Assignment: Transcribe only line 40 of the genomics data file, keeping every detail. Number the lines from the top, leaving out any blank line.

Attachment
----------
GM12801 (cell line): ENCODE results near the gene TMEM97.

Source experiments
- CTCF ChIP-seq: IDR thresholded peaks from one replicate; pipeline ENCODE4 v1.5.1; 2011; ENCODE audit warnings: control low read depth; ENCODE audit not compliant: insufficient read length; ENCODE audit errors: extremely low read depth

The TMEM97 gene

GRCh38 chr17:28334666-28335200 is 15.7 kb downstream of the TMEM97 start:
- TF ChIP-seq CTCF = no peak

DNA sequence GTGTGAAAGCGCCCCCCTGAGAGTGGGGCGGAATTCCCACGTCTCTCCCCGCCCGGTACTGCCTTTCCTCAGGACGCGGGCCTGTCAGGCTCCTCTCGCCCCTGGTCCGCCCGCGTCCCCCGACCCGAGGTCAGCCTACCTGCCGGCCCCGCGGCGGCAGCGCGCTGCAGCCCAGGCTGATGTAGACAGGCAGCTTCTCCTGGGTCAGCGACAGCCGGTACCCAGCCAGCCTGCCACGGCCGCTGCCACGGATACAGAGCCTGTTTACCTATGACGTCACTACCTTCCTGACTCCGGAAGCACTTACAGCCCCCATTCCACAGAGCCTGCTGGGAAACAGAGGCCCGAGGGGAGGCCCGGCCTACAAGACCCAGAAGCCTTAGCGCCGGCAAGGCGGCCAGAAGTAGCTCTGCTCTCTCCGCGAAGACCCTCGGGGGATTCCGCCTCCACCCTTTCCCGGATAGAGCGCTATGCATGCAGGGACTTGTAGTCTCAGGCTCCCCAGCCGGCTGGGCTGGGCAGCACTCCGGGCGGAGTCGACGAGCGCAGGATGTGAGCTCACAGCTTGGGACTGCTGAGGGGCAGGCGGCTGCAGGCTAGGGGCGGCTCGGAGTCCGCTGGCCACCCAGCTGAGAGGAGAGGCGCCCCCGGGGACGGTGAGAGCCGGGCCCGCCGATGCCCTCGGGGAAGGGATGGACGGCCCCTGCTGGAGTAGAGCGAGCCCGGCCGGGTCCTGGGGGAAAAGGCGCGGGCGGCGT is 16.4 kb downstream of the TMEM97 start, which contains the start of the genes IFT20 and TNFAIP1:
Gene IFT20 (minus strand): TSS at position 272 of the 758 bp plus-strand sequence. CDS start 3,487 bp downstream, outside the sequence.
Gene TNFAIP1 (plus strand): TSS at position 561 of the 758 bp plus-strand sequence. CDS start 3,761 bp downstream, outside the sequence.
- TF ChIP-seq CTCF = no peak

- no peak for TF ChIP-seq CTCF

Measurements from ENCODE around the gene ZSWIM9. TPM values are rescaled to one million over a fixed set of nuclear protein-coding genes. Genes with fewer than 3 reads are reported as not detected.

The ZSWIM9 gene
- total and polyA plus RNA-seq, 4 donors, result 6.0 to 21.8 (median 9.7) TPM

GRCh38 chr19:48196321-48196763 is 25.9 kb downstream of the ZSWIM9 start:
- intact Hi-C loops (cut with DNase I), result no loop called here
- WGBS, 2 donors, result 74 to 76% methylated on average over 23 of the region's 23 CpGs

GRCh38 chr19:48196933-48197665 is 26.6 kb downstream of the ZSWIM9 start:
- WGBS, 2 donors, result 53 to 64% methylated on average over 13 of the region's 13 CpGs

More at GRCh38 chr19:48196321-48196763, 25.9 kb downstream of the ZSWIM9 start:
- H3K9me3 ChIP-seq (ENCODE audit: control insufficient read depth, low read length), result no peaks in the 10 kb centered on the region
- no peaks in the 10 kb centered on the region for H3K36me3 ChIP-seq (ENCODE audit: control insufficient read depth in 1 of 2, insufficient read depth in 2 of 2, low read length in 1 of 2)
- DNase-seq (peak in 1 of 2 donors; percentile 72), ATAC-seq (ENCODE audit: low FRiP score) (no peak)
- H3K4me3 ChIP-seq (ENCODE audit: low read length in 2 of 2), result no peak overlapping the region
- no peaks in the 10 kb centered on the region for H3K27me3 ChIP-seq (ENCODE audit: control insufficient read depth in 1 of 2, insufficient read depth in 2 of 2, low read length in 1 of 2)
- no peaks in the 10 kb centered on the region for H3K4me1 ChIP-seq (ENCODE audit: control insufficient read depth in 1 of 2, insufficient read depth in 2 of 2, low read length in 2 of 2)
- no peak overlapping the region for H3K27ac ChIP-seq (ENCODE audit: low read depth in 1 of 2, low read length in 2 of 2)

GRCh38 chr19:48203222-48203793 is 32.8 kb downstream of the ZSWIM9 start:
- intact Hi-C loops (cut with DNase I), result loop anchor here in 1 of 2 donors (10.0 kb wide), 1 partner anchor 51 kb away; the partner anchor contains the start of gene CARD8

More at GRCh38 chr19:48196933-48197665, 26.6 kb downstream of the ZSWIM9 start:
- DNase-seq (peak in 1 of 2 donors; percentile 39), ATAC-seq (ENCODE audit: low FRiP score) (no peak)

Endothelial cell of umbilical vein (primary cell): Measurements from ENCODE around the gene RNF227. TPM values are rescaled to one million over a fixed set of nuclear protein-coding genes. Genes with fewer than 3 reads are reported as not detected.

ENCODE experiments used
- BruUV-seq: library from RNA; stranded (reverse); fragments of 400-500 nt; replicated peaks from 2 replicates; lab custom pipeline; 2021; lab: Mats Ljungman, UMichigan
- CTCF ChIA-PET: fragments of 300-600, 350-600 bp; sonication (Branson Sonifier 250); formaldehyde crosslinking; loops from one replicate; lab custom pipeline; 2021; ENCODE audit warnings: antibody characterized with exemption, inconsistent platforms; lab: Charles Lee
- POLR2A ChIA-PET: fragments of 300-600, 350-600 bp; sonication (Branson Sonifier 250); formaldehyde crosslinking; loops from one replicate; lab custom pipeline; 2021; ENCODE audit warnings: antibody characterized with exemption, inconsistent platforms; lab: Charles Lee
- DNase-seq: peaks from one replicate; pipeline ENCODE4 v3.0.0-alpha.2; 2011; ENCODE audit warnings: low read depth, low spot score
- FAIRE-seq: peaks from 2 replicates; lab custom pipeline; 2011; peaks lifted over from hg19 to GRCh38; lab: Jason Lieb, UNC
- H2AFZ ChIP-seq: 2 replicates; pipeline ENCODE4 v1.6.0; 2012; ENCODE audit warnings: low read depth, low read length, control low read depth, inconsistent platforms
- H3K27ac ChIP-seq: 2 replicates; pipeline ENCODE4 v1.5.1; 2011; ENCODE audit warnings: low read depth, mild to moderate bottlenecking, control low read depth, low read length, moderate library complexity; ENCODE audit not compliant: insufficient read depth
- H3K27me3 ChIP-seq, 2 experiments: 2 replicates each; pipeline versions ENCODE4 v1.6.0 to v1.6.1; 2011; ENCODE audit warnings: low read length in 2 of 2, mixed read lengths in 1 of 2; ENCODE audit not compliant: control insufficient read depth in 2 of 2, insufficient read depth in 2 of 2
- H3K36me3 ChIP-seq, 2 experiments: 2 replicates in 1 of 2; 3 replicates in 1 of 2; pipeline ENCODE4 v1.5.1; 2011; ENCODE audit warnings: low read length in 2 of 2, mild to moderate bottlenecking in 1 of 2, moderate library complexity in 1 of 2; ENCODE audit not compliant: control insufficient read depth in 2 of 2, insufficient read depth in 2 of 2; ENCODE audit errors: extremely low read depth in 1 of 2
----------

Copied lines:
- H3K27ac ChIP-seq: 2 replicates; pipeline ENCODE4 v1.5.1; 2011; ENCODE audit warnings: low read depth, mild to moderate bottlenecking, control low read depth, low read length, moderate library complexity; ENCODE audit not compliant: insufficient read depth